Quote of the week

Although judicial proceedings will generally be bound by the requirements of natural justice to a greater degree than will hearings before administrative tribunals, judicial decision-makers, by virtue of their positions, have nonetheless been granted considerable deference by appellate courts inquiring into the apprehension of bias. This is because judges ‘are assumed to be [people] of conscience and intellectual discipline, capable of judging a particular controversy fairly on the basis of its own circumstances’: The presumption of impartiality carries considerable weight, for as Blackstone opined at p. 361 in Commentaries on the Laws of England III . . . ‘[t]he law will not suppose possibility of bias in a judge, who is already sworn to administer impartial justice, and whose authority greatly depends upon that presumption and idea’. Thus, reviewing courts have been hesitant to make a finding of bias or to perceive a reasonable apprehension of bias on the part of a judge, in the absence of convincing evidence to that effect.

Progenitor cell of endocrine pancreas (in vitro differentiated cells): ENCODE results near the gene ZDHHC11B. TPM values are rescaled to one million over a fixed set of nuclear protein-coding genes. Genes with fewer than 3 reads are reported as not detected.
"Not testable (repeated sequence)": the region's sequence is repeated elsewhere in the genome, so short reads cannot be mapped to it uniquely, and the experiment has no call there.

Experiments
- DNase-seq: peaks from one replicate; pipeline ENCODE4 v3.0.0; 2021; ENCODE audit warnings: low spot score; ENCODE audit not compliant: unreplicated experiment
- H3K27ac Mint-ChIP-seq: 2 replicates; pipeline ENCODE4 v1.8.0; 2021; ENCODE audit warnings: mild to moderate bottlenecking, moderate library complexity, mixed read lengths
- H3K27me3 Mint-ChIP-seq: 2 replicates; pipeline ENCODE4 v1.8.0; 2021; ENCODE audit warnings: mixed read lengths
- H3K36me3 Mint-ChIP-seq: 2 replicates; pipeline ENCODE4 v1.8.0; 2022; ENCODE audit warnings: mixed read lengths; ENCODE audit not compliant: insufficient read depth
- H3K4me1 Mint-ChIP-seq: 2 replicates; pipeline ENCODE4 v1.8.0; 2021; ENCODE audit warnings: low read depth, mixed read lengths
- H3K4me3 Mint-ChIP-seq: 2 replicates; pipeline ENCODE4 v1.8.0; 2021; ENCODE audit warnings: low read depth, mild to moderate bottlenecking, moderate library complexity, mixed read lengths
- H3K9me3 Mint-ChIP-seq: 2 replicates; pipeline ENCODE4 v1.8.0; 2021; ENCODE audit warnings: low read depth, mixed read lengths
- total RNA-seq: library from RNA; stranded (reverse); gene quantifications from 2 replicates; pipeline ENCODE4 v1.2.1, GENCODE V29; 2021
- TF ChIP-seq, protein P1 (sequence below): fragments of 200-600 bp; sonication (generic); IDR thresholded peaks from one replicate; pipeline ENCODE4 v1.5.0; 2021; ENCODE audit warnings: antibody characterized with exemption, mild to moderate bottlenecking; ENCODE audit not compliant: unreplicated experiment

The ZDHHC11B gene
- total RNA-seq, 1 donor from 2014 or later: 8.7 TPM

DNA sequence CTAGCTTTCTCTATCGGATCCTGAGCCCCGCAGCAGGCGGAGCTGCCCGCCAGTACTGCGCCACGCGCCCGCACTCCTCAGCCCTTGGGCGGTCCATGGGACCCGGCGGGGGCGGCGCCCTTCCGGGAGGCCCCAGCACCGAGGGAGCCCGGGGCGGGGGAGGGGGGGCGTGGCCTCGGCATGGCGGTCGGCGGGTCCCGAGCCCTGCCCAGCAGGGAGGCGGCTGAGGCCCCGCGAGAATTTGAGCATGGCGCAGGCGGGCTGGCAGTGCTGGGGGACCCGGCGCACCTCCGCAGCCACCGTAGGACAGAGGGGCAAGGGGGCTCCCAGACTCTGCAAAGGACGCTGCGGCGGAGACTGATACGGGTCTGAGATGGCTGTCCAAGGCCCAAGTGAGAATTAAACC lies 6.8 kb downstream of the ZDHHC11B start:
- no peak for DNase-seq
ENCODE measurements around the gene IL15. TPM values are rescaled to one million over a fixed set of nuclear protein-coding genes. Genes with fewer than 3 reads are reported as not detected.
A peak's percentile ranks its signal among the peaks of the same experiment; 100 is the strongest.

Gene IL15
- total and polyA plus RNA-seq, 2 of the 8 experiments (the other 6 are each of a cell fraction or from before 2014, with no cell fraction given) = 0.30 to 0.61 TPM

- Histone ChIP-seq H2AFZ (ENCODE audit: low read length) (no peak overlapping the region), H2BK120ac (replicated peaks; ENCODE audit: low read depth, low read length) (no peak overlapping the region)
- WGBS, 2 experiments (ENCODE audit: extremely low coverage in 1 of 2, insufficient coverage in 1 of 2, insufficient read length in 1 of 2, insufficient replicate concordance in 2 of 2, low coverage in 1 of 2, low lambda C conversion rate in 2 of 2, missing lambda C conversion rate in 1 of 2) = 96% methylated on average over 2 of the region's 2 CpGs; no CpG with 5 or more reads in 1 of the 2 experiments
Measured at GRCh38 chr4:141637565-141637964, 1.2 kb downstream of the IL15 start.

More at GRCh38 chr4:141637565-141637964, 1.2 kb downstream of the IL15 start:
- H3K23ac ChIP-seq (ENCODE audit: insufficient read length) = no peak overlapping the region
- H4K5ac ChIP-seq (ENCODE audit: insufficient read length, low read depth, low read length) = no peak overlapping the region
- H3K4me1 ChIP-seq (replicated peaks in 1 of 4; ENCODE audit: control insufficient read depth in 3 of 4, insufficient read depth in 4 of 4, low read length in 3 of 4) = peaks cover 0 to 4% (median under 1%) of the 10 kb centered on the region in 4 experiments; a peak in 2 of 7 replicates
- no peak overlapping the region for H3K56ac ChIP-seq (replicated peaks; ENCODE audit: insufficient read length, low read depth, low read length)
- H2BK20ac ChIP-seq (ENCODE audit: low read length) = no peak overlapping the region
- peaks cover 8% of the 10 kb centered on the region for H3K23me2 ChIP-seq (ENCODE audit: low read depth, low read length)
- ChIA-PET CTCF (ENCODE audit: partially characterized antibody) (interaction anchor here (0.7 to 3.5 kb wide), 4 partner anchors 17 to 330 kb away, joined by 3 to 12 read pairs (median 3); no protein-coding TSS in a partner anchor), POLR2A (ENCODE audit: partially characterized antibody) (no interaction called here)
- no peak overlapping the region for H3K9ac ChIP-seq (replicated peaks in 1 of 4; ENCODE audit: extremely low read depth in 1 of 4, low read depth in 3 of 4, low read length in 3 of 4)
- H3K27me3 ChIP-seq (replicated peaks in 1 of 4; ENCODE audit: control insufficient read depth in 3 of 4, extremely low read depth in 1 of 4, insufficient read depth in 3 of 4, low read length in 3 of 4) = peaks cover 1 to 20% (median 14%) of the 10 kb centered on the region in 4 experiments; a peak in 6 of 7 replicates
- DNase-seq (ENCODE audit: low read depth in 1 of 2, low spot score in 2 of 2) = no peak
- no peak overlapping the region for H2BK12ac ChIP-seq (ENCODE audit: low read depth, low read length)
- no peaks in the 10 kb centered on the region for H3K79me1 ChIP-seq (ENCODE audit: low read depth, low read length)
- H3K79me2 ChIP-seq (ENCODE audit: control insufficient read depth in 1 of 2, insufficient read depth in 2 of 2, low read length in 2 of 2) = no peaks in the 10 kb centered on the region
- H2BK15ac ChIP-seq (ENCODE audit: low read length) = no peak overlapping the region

L'Heureux-Dube and McLachlin JJ
Livesey v The New South Wales Bar Association [1983] HCA 17; (1983) 151 CLR 288
17 November 2020

On awful Jared and Invaka

“Ivanka [Trump] is no Princess Margaret and Jared [Kuschner] is not the Duke of Windsor regaling guests with amusing bon mots to a captive audience. No one wants to hear about Sarah Huckabee’s pies or Steven Bannon’s shirts.” A snob like that actually deserves a dynamic duo like them (and may shed light on how President Trump found the traction in the heartland that he did). Javanka can’t protest that they moderated the president, not after his past immoderate weeks of raging against democracy and conniving to subvert it. They can’t retroactively claim some profound but strangled ambivalence about his reign, not after her fangirl phantasmagoria at the Republican convention. No, they have made their bed. Lucky for them, the sheets have a serious thread count.

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